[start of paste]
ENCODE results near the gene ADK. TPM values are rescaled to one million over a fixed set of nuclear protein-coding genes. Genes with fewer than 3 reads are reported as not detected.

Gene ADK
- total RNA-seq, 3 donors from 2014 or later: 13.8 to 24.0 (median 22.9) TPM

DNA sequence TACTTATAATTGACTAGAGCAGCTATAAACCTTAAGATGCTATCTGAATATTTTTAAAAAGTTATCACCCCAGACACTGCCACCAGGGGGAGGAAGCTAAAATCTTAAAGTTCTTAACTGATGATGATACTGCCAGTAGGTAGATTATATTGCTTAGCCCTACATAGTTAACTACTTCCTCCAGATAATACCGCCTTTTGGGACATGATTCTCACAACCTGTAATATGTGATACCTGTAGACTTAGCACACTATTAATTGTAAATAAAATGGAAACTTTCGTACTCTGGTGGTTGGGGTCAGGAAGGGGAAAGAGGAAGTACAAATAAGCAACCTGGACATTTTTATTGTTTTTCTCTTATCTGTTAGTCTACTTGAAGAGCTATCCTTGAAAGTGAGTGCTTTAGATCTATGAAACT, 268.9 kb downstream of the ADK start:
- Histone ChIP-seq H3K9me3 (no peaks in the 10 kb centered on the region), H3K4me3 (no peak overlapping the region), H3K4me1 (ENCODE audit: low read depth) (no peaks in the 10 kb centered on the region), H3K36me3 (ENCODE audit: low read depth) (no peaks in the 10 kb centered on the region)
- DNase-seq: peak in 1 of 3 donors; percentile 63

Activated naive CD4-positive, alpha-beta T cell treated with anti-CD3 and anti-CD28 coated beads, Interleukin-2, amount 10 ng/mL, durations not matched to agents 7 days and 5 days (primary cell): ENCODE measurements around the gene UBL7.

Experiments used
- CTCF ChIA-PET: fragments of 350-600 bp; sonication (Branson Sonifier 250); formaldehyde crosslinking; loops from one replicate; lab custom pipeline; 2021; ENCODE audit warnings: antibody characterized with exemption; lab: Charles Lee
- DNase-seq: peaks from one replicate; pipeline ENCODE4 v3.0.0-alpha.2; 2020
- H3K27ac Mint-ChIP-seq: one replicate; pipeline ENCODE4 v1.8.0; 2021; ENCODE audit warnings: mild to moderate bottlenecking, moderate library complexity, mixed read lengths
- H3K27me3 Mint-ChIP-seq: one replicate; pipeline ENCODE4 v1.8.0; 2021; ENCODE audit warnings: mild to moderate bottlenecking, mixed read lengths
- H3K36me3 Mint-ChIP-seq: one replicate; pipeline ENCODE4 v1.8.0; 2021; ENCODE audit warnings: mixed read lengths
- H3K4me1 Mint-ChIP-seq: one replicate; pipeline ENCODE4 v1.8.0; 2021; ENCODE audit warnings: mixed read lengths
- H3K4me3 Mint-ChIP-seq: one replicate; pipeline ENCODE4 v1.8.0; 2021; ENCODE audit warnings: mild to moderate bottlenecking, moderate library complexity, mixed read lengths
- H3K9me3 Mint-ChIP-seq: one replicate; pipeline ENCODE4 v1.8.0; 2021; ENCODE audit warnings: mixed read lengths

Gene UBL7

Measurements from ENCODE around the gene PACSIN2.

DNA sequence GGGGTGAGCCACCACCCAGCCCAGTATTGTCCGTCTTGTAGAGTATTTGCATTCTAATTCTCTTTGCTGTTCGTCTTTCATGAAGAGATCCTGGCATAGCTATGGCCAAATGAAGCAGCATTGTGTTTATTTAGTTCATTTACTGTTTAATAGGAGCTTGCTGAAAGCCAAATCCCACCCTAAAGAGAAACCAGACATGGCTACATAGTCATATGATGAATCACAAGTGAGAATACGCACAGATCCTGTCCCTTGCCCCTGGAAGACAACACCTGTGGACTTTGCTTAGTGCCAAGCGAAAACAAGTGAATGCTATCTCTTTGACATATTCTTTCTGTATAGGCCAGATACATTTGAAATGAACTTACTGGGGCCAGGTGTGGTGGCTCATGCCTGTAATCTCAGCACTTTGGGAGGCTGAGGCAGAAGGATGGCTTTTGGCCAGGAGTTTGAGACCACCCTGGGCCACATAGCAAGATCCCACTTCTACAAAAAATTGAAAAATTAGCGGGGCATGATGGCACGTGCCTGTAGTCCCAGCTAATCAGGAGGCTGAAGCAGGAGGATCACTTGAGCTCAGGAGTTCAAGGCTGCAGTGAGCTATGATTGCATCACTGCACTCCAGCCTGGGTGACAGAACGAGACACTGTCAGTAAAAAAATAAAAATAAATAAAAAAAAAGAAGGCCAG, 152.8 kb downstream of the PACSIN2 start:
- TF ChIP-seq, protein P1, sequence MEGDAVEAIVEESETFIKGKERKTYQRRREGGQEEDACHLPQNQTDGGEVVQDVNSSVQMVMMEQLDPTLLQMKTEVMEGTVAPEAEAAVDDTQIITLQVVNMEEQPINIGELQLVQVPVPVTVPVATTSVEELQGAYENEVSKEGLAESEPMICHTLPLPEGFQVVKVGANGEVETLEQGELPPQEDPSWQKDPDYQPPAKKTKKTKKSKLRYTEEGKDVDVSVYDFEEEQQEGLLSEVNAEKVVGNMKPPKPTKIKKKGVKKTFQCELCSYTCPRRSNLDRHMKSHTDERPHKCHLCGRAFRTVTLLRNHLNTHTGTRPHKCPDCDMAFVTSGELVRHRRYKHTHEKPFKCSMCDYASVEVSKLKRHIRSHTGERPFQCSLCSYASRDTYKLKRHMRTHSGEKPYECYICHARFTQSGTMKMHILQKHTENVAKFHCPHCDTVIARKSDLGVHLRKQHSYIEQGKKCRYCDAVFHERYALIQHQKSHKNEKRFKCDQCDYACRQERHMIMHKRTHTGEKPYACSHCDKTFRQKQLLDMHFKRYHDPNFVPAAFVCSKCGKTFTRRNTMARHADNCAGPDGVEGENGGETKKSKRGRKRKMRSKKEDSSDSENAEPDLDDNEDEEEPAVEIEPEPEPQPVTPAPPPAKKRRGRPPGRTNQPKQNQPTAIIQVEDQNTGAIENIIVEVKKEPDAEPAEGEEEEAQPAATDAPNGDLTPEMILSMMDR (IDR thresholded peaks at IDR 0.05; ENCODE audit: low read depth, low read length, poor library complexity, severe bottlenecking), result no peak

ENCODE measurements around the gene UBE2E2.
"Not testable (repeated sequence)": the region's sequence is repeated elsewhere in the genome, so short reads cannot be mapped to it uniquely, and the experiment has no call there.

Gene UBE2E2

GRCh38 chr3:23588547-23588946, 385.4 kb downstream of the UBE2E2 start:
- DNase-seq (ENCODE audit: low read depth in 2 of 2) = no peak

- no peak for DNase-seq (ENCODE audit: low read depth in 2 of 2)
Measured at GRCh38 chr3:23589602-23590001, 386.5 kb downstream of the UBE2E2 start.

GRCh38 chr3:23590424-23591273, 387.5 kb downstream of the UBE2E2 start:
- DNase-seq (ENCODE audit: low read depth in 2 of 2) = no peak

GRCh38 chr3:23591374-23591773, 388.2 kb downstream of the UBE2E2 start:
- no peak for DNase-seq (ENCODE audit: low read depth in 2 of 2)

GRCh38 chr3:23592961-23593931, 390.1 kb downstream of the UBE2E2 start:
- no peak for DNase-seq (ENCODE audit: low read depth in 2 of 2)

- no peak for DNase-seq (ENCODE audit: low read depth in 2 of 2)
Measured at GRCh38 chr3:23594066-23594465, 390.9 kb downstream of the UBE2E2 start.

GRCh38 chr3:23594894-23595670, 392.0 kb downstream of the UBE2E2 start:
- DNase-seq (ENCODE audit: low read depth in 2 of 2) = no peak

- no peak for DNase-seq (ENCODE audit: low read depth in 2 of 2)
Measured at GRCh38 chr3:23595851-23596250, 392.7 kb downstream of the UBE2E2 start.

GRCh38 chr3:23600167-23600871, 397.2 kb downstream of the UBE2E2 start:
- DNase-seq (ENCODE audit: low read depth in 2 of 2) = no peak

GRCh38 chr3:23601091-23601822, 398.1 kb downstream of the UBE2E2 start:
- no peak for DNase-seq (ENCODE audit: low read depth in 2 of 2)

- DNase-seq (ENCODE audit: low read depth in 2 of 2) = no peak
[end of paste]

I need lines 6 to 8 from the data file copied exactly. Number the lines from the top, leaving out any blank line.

- DNase-seq: peak in 1 of 3 donors; percentile 63

Activated naive CD4-positive, alpha-beta T cell treated with anti-CD3 and anti-CD28 coated beads, Interleukin-2, amount 10 ng/mL, durations not matched to agents 7 days and 5 days (primary cell): ENCODE measurements around the gene UBL7.

Experiments used